They remind me of my surprise, writing letters to constituents during my brief stint at Senator Kerry's office, of the messiness of environmental protection--not just the mess of pollution, toxic waste, greenhouse gasses--but the mess, metaphorically, of sorting out who is right, what is fair. Is it fair for the government to ask homeowners to leave cottages on the seashore their families have owned for generations? Is it fair to fishermen to ban fishing to protect an ecosystem when the fishermen has no other job he's trained to do? When he has no other means to support his family? When you are writing letters to those directly affected by what must seem to them abstract legislation, preserving resources for future generations, the lines about what is right become dramatically less clear.

What are we looking to remember, reading through scribbled notes of events we meant to attend, books we meant to read? What are we looking to forget, once we've finally established boundaries and schedules, reigned ourselves in, become more disciplined, less spontaneous, when we jump in a car with two kids after dinner, throwing off the week, the schedule, the plans for work, opting for a moment of peace, a dream of peace, a night of knowing what it would be like to own a house where "there were hardly any lights except the shadowy, moving glow of a ferryboat across the Sound"?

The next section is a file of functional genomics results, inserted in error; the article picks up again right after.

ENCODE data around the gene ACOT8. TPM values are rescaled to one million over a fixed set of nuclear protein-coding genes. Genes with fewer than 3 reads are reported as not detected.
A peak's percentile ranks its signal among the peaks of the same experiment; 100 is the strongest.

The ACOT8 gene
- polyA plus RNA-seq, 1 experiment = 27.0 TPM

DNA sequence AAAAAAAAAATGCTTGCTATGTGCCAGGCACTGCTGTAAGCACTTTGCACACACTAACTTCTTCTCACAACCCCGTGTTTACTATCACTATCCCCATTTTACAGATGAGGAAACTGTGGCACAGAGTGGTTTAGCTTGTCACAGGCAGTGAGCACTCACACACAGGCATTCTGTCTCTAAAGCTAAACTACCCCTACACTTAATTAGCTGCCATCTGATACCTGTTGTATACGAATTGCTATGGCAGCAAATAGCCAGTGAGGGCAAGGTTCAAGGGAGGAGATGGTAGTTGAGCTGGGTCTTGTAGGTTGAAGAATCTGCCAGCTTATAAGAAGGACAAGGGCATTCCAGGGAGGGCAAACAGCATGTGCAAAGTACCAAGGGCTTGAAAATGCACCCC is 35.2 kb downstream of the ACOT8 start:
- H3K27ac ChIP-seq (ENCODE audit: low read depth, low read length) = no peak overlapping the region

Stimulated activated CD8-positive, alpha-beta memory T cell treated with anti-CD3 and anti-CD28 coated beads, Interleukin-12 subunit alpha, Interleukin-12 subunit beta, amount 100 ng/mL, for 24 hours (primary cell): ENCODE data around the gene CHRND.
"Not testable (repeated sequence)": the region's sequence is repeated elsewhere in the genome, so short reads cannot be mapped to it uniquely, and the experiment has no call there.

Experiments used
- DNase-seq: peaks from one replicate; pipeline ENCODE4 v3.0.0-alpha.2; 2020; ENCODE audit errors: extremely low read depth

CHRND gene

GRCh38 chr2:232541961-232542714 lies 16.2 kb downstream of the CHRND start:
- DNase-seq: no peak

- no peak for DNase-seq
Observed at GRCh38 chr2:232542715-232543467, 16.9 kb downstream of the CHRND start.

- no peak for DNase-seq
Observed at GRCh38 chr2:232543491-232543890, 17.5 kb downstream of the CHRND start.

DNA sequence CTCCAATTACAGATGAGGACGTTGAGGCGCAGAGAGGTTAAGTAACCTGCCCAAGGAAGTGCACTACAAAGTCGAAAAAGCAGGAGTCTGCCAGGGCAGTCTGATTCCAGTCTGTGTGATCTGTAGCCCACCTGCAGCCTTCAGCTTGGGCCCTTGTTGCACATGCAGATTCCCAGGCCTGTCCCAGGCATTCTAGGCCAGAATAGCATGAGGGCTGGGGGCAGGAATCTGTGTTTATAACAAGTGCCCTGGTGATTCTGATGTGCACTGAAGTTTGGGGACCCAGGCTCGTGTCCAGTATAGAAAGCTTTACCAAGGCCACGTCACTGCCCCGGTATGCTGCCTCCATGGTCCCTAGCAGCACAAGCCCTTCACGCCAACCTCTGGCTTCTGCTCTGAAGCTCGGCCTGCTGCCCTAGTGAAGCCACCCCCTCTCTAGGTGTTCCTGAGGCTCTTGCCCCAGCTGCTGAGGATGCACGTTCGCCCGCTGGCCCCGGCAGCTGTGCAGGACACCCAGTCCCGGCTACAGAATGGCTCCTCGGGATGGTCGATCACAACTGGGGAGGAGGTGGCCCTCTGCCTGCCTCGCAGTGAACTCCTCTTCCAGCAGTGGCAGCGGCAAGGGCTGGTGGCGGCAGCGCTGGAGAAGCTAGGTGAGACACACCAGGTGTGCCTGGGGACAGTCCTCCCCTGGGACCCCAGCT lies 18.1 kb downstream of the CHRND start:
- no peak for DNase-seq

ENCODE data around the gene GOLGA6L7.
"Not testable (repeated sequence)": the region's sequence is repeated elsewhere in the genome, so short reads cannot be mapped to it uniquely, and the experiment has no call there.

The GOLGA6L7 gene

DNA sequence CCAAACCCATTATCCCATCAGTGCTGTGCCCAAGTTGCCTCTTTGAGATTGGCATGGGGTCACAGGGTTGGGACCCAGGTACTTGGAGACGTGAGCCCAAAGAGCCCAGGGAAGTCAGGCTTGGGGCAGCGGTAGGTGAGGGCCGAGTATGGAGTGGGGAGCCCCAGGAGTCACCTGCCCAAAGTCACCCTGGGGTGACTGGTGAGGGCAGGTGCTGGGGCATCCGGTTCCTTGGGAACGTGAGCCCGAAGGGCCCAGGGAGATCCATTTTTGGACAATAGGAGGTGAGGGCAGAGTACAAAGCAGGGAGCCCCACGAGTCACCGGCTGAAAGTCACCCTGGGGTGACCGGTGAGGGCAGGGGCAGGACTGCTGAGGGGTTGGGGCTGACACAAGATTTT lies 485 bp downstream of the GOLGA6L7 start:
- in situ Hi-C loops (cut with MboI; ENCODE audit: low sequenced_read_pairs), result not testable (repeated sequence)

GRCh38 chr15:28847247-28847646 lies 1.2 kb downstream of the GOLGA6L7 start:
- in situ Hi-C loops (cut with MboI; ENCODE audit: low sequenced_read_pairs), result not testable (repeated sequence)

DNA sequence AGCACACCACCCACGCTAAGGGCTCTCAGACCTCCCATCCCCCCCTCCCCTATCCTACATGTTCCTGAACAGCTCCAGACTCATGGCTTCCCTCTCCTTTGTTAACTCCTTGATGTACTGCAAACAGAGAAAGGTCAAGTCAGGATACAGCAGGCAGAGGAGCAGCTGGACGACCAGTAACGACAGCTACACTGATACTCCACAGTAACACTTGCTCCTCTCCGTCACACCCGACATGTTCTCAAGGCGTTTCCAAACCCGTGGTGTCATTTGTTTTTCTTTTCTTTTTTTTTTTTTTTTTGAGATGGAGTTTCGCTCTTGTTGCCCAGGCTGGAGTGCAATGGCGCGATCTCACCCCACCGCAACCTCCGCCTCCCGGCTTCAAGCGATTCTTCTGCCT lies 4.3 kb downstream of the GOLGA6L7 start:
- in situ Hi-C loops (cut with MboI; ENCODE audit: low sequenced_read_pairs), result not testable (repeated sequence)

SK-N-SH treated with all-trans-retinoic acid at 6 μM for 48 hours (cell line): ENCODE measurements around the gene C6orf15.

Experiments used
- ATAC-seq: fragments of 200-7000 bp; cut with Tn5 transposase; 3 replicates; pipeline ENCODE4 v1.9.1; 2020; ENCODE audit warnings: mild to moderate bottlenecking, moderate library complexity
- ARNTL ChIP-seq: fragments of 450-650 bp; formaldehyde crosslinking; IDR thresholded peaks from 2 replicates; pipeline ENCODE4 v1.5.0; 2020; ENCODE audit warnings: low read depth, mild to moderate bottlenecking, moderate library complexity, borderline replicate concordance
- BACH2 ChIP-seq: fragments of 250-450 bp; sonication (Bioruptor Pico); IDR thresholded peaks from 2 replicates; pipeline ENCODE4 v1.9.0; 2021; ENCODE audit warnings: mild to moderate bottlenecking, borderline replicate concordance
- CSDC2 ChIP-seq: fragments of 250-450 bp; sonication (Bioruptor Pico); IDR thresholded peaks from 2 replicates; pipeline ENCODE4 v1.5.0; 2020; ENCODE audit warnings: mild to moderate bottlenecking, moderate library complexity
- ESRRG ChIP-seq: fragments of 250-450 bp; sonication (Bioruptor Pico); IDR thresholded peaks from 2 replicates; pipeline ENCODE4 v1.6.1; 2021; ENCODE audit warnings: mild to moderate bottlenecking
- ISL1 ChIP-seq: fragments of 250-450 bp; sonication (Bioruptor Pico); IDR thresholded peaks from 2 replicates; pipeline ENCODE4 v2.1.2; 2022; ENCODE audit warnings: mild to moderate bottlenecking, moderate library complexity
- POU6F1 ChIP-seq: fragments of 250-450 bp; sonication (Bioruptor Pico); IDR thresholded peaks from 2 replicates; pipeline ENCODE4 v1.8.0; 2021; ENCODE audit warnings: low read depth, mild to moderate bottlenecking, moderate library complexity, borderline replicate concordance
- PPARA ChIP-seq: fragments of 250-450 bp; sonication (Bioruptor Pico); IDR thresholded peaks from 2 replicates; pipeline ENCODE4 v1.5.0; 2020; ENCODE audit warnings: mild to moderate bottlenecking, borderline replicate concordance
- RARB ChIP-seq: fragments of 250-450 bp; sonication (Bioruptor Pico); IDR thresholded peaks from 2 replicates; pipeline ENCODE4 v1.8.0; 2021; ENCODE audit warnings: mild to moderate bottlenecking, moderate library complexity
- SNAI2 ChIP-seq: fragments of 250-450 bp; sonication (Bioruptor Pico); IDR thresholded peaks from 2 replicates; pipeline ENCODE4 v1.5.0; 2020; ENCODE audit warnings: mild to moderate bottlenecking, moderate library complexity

What are we looking to remember, when we read Gatsby, when we imagine Dutch sailors pondering fresh green breast of a new world that was not in fact a new world, that was not a fresh green breast that was already inhabited and would presently be stolen? More importantly now--especially now, with a leader who champions bans and walls--what are we looking to forget?





Thursday, February 9, 2017

Sorry I haven't written.

I'm listening to Ray LaMontagne.